Gambia: Where Covid-19 ambulance sirens are terrifying

It may be five months since Gambia's first case of the deadly coronavirus, but people are still struggling to come…

It may be five months since Gambia’s first case of the deadly coronavirus, but people are still struggling to come to terms with the intermittent blaring of ambulance sirens as suspected Covid-19 patients are spirited to seclusion centres. Aside from the apocalyptic reality of four out of every five people wearing face masks as an enforced public health regulation, the sights and sounds of speeding ambulances are the new normal in a country where a spike in Covid-19 cases has left many confused, jittery and fearing for the worst.

In normal times, the sound of ambulance sirens portended something serious but in these Covid-19 times in The Gambia, every health emergency vehicle on the road blaring its horns sends a chill down most spines.

For people in The Gambia, nothing more reminds them of a matter of life and death than medical vehicles transporting cases (confirmed or suspected) to treatment centres.

As of the last count last Thursday at least 33 people have died out of 1,477 cases of the virus and with tests churning out an average of 50 cases on a daily basis, the country’s fledgling health system is teetering on the brink.

Some among the small army of medical workers drafted in  to tackle the pandemic have warned that the health system is nearing total collapse as cases keep quadrupling every 24 hours since the end of July.

“If somethings are more terrifying than death, the sound of an approaching ambulance in these crazy times is one of them” said a Nigerian market trader identified only as Pastor.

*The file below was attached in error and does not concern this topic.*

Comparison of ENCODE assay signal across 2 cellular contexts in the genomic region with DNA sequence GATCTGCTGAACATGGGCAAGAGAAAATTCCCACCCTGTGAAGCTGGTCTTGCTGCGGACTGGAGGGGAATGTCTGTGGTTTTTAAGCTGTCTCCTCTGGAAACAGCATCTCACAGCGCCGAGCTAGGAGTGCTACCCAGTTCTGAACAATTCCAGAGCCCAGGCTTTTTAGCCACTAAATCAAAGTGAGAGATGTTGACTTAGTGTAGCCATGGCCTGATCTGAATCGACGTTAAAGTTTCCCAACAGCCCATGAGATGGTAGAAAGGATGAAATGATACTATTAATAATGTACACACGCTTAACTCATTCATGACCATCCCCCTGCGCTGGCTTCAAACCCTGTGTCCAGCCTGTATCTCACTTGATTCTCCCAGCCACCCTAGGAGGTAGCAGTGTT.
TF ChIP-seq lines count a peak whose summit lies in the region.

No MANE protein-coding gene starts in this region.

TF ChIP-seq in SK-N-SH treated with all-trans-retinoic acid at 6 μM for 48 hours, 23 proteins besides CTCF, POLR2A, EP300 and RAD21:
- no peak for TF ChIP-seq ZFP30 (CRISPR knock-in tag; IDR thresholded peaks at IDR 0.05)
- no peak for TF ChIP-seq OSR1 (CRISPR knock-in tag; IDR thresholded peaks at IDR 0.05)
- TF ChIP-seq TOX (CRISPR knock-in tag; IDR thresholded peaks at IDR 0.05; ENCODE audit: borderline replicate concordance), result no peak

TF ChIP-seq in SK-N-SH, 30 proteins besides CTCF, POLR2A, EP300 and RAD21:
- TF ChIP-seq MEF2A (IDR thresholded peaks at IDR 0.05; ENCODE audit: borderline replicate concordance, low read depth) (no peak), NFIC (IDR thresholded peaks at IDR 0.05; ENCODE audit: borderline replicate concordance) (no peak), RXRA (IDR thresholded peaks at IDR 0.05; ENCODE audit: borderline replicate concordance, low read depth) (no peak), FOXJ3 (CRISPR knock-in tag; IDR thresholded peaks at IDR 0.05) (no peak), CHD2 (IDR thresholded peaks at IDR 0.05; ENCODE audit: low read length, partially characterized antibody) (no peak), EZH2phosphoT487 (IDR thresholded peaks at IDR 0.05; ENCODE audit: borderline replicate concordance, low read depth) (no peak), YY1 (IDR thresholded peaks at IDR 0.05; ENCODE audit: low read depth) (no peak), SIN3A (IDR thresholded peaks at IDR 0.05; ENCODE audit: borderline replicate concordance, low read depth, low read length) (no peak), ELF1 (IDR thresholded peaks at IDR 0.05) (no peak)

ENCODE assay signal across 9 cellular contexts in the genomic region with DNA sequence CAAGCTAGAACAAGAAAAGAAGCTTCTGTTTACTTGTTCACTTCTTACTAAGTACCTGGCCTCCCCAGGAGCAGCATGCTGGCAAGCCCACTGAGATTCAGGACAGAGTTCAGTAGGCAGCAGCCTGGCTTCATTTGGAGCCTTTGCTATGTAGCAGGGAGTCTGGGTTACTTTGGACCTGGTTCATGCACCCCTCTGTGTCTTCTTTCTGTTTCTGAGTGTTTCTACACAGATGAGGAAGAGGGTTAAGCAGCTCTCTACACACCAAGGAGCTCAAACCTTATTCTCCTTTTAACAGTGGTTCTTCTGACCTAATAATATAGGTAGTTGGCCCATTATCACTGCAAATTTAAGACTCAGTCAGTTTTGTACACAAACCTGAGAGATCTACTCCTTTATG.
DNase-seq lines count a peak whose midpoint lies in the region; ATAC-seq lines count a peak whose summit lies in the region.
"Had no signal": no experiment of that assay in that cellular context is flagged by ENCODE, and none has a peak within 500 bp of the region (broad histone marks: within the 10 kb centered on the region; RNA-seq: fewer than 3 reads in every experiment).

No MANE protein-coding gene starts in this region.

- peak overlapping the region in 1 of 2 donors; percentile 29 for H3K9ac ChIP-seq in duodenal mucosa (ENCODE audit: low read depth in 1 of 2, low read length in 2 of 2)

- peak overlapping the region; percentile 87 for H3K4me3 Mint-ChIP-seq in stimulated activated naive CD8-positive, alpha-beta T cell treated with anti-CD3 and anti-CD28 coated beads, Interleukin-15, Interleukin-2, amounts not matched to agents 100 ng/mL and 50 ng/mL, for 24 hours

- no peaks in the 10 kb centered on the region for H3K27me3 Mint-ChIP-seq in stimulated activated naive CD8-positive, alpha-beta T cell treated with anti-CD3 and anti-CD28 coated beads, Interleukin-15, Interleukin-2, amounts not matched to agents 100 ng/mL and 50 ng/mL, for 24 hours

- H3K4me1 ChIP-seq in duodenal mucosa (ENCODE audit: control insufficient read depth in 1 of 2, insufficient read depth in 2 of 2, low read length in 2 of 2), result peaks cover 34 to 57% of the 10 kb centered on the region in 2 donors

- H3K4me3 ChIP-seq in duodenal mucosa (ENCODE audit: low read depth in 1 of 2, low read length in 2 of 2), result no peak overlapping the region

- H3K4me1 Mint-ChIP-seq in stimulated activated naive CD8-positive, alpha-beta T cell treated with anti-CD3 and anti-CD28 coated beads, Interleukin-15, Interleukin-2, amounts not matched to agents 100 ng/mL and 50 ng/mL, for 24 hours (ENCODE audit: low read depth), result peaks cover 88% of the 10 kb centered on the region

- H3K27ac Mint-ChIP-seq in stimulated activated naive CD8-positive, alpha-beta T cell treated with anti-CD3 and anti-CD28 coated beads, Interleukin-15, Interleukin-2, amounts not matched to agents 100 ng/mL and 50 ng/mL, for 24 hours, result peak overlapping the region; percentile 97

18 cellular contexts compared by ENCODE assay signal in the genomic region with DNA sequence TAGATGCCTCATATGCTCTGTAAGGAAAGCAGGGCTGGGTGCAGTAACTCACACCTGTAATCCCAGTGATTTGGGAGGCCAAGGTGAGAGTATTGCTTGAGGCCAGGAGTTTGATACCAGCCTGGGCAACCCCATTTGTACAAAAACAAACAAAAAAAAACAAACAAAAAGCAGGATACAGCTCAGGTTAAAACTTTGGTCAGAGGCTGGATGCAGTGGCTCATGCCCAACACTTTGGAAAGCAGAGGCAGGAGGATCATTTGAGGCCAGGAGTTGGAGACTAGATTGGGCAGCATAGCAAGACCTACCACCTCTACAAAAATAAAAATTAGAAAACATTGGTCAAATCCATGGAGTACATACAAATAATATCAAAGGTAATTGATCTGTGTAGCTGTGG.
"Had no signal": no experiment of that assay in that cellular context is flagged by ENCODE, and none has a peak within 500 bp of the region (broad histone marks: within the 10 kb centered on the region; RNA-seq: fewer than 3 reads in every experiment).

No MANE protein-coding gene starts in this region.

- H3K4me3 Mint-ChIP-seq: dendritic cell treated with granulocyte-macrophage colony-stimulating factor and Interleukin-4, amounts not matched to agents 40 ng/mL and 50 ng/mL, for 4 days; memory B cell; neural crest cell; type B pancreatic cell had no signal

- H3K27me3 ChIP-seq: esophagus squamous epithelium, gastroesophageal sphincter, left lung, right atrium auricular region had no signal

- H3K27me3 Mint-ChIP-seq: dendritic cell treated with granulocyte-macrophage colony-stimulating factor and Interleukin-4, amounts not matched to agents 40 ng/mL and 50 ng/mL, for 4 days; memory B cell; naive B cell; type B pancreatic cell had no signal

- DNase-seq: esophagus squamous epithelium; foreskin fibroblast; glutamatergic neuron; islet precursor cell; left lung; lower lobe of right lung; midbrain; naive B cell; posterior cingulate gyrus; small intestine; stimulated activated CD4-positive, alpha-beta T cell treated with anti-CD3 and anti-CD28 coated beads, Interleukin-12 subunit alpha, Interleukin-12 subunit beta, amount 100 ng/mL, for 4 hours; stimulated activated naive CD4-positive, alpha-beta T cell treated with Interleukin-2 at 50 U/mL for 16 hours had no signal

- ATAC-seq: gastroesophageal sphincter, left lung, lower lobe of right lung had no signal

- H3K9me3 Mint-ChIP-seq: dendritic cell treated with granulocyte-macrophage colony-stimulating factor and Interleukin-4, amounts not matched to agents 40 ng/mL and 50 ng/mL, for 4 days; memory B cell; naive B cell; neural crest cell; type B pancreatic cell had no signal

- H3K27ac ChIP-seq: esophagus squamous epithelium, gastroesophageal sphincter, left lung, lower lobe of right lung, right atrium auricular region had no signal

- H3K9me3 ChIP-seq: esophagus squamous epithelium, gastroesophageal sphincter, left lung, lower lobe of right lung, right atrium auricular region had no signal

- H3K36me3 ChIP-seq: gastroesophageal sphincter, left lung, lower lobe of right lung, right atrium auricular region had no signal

The lean 50-year old was reacting as two brand new ambulances, their sirens blaring through the afternoon calm of an otherwise bustling Coastal Road junction in Old Yundum town sped past.

The vehicles were the latest consignment of ambulances procured by the government to give more bite to its fight against the pandemic which seems to be hitting a peak in August 2020.

“Now whenever I see or hear an ambulance, I can’t help thinking of the worst for whoever is inside it” said a face mask-wearing Isatou Dibba, just before flagging a taxi for a town trip home in nearby Wellingara.

Some fifteen minutes drives away at the busy intersection of the Brusubi roundabout in the throbbing heart of the country’s small metropolis, pedestrians and others milling on the roadside stood rooted to the spot as an ambulance rushed by, bringing traffic to a standstill.

Health workers on the front line had just responded to an emergency call from unidentified neighbours at the Brusubi settlement that two individuals were showing signs of the virus and needed to be taken away and isolated.  

The sight of an ambulance in a Gambian neighbourhood attempting to whisk away a suspected case is enough to attract curious crowds wanting to know who is being “arrested” by a Covid-19 medical team.

The stigmatisation of those with confirmed cases has not helped, causing a reluctance to report infections by those living with relatives and friends showing signs and symptoms of the disease.

Ambulances rushing by are not the only sign of the gathering momentum of a public health emergency.

A night-time curfew, a partial lockdown of non-essential businesses, a renewed ban on group worships in mosques and churches and the compulsory use of face mask are some of the regulations in place indefinitely as the health authorities battle this new scourge